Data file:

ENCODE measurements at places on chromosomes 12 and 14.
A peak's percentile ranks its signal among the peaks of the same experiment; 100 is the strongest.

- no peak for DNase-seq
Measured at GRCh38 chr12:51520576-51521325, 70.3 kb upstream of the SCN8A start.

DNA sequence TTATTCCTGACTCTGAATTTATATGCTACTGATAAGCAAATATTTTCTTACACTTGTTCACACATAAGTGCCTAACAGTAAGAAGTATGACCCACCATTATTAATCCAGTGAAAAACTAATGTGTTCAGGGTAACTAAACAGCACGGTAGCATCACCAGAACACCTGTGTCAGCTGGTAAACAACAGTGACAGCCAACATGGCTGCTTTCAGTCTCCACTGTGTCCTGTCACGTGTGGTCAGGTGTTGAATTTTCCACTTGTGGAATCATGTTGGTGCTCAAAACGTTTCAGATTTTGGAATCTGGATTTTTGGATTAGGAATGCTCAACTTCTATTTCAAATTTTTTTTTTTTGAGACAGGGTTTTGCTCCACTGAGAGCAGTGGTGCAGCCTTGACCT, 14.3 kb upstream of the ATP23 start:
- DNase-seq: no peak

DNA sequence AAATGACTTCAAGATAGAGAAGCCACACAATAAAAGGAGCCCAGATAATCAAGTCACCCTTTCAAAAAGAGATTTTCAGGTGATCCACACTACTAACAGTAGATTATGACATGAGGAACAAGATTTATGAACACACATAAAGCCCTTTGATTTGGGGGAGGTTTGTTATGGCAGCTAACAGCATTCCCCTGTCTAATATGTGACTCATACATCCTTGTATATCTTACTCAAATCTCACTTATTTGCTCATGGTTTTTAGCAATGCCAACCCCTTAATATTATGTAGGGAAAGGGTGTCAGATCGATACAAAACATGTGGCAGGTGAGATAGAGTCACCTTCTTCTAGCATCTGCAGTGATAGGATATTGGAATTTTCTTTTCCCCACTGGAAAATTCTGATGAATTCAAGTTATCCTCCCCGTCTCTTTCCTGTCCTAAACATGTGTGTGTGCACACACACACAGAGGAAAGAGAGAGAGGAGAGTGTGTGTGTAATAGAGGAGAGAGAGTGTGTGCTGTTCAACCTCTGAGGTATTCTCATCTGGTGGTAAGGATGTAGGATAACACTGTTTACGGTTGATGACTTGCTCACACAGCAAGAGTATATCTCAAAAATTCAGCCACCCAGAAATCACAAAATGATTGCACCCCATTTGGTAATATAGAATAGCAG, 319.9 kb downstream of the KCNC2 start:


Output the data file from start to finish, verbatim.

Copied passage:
ENCODE measurements at places on chromosomes 12 and 14.
A peak's percentile ranks its signal among the peaks of the same experiment; 100 is the strongest.

- no peak for DNase-seq
Measured at GRCh38 chr12:51520576-51521325, 70.3 kb upstream of the SCN8A start.

DNA sequence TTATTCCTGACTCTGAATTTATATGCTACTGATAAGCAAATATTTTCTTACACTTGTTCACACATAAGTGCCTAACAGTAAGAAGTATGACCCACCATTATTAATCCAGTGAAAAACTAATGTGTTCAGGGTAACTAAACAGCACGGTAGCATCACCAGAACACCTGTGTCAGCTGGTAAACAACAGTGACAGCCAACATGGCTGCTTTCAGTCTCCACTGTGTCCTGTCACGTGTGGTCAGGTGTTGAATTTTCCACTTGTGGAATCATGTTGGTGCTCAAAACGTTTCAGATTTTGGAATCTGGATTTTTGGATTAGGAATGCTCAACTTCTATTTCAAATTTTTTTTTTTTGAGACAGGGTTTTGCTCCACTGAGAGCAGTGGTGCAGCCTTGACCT, 14.3 kb upstream of the ATP23 start:
- DNase-seq: no peak

DNA sequence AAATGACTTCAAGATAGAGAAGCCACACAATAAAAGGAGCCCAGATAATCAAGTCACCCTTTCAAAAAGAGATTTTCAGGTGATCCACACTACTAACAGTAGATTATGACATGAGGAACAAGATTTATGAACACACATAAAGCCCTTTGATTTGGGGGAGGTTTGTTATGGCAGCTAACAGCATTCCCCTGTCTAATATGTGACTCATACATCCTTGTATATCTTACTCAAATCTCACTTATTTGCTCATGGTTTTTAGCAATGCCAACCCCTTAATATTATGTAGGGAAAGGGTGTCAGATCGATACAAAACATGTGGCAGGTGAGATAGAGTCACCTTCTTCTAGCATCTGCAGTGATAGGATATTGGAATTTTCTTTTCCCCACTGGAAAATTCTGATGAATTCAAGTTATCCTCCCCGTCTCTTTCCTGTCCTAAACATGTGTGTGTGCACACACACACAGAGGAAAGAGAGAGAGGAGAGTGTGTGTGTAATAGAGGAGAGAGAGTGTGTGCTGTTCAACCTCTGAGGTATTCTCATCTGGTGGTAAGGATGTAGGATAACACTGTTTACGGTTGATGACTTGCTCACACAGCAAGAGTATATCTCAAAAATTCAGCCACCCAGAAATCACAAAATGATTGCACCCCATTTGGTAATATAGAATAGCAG, 319.9 kb downstream of the KCNC2 start: